Charles Rammelkamp: Two Flash Fictions

What’s in a Name? 

_____Morna said, “Do you think he recognized me? Could you tell?”
_____I’d barely noticed the guy when he sailed past on his bike – a day-glo blue helmet, dark glasses. Who could tell what he saw? Besides, we were still in Morna’s car at the time, just pulled up to a meter.

**********

_____“We had a very brief affair,” Morna explained. “We were both on a panel judging a poetry contest. My marriage was at a low-point then, and there was a lot of alcohol involved. But I knew it wasn’t going anywhere. I didn’t really like him, to tell you the truth. He was a snob, so superior.

_____We were having a pizza after a political rally. Another anti-Trump event. These meetings get to be tiring after a while, the need to sustain my outrage, but Morna and I hadn’t seen each other for a while, so it was an excuse to get together for lunch.

**********

_____“He was married, too. I wonder if he still is. I don’t see how anybody could live with him, but Bob and I are still together, so who knows? How’s it with you and Fred?”
_____“Ted. We’re still married. Everything’s fine, actually. It’s been nineteen years. Wow. He’s my second husband. The twins are from my first marriage.”
_____“That’s right, Ted. How are the twins?”

                                                                        **********

_____“You really don’t think he saw me? Recognized me? I didn’t know he rode a bike. Well, it figures.”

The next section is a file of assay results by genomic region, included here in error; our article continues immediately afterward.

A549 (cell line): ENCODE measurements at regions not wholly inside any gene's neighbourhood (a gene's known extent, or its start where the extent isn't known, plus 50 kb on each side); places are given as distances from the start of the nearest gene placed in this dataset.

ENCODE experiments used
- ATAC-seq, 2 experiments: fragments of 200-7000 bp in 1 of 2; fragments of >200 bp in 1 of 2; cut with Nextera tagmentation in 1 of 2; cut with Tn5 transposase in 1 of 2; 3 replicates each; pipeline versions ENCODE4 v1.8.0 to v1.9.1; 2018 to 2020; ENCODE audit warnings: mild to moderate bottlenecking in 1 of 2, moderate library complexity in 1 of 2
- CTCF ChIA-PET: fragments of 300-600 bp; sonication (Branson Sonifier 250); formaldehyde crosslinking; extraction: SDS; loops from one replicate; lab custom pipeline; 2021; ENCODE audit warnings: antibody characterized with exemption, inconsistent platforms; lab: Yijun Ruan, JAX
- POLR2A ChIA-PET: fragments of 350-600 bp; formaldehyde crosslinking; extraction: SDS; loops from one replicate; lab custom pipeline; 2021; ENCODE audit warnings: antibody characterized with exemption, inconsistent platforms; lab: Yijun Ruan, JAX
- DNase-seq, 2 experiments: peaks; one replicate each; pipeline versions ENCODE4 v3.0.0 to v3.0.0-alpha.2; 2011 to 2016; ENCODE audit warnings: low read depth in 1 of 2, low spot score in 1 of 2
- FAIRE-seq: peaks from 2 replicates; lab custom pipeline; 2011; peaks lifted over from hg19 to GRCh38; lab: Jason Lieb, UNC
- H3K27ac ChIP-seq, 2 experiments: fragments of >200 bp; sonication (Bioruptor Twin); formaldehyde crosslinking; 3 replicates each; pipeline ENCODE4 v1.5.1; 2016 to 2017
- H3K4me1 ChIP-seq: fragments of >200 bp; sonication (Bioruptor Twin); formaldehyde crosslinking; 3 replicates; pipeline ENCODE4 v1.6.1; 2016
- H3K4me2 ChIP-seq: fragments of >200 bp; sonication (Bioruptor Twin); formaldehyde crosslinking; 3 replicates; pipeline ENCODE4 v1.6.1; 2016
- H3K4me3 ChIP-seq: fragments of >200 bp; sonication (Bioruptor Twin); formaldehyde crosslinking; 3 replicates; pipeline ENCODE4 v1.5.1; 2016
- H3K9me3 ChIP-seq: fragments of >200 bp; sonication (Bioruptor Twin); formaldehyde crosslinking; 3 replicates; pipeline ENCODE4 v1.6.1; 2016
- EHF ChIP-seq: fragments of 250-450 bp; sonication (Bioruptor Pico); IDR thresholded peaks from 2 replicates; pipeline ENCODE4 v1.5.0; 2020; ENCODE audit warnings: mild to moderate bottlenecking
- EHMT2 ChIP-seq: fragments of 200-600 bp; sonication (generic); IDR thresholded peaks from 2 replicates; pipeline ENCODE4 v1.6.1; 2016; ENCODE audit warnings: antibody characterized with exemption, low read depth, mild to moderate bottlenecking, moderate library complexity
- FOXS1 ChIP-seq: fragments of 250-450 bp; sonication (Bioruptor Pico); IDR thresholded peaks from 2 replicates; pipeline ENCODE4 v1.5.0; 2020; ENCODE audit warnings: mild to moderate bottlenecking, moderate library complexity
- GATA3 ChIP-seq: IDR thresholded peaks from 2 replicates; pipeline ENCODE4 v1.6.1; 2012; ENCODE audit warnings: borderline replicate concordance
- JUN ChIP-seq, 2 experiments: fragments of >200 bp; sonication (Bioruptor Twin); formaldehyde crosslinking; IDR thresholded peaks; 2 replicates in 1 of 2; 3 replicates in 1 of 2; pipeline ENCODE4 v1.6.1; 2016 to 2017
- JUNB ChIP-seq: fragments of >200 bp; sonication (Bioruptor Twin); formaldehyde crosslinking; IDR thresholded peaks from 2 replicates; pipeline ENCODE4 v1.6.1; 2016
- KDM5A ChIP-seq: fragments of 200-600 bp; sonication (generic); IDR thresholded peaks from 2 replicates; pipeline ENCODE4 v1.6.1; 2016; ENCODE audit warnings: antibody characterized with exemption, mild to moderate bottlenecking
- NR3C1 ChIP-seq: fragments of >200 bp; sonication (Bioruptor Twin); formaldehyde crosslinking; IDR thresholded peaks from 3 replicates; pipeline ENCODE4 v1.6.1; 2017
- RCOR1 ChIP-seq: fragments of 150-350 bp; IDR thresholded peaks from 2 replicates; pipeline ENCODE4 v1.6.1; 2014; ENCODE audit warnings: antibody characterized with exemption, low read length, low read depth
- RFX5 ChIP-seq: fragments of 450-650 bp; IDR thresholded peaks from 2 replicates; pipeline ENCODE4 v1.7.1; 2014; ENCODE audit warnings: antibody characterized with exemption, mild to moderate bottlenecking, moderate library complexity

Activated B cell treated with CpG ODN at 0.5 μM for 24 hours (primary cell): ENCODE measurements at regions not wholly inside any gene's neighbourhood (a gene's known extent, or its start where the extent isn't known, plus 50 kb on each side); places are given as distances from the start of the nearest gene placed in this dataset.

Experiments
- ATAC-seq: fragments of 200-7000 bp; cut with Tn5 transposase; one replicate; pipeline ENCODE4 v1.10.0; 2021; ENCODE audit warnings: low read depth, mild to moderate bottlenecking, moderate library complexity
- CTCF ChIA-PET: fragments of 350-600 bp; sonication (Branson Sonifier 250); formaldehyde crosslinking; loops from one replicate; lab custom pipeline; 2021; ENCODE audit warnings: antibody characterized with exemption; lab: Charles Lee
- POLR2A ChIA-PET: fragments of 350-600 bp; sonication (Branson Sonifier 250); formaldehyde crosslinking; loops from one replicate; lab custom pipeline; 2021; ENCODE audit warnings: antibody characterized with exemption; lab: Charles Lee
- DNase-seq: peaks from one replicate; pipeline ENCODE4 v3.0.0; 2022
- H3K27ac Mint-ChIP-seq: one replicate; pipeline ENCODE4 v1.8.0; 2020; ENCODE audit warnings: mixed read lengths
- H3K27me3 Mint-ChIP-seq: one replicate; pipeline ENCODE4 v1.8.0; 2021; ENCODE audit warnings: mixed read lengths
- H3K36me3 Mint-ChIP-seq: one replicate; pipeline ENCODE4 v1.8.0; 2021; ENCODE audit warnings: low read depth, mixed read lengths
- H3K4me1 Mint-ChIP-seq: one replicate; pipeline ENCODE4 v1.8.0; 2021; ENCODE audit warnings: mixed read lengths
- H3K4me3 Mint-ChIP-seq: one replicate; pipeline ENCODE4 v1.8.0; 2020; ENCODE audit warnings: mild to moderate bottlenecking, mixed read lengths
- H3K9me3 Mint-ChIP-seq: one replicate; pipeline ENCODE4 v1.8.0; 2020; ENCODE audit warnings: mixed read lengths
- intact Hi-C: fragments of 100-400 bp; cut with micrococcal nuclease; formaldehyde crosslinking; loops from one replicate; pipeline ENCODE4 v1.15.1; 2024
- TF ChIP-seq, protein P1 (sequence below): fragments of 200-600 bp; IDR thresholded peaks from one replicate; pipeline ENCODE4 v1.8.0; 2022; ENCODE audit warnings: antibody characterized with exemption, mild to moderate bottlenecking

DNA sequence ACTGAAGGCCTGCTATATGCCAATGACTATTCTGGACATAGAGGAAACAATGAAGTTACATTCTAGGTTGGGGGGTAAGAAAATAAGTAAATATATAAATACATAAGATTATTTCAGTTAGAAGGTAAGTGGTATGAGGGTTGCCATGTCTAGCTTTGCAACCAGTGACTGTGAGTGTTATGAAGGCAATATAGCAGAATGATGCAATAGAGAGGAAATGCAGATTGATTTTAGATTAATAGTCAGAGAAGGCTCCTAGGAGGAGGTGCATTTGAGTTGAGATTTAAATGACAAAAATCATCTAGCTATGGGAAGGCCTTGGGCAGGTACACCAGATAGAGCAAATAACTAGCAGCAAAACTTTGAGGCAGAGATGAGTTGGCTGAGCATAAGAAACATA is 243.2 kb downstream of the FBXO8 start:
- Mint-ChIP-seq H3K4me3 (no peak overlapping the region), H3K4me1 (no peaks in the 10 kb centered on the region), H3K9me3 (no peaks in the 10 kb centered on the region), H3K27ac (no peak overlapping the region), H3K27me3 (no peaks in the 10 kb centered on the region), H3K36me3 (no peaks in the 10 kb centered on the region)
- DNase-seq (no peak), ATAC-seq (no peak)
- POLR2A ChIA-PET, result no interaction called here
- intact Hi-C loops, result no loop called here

_____“How do you mean?”
_____“He was always worried about his carbon footprint. Don’t get me wrong. I think that’s legitimate. It’s just that he’s, I don’t know. Wow, I hadn’t seen him in ten, fifteen years.”
_____“I really couldn’t tell if he saw us or not, Morna. What’s his name, anyway?”
_____“You know, I’ve actually forgotten! It might have been Ted, to tell you the truth. Or maybe Fred.”
_____I wondered how many affairs Morna’d had. She was forever complaining about Bob. She used to drink quite a lot, too.

 

Thank You for Being a Friend

_____In the men’s locker room, Buddy Haskell was sitting in one of the faux leather lounge chairs watching a re-run of an episode of The Rifleman, a black and white western that aired in the late 1950’s, early 1960’s, starring Chuck Connors as Lucas McCain. Buddy watched this show every Saturday morning at the gym. I’d just been for my swim and was headed toward the showers when I heard the kid on the show, Mark, Lucas McCain’s young boy, say, “I can even say all seven stanzas of ‘Sheridan’s Ride.’”
_____Wait, a TV show where a kid recites poetry? Were people just more literate back then, was reciting a poem on a TV show not a big deal? “Sheridan’s Ride,” a Civil War poem by Thomas Buchanan Read, a portrait painter as well as a poet, though more popular in Florence than the United States. Portraits of Lincoln, Longfellow, Tennyson, the Brownings, William Henry Harrison. “Sheridan’s Ride” among his most famous poems.
_____On The Rifleman, General Philip Sheridan had just ridden up to the McCain Ranch looking for a place to stay. Mark, who worshipped the man the way very young children admire army soldiers, began to recite, “Up from the south at break of day …” and through to the last line of the first stanza, “And Sheridan twenty miles away.”
_____But after one verse, Sheridan interrupted him. “Sheridan twenty miles away,” he scoffed. “Now that’s what a man gets for trying to serve his country. They write a poem about him!” An attitude that may be the most American of attitudes. Sneering at literature.
_____In real life, Sheridan was a career U.S. army officer, played a vital role in the Appomattox campaign that brought the Civil War to an end. He was also the one who initiated the scorched earth policy Sherman would later follow through Georgia to the sea.
_____After the war, Grant sent Sheridan out west where he fought in the Indian Wars – The Great Sioux War, the Red River War, the Ute War. Popular history credits Sheridan with saying, “The only good Indian is a dead Indian.”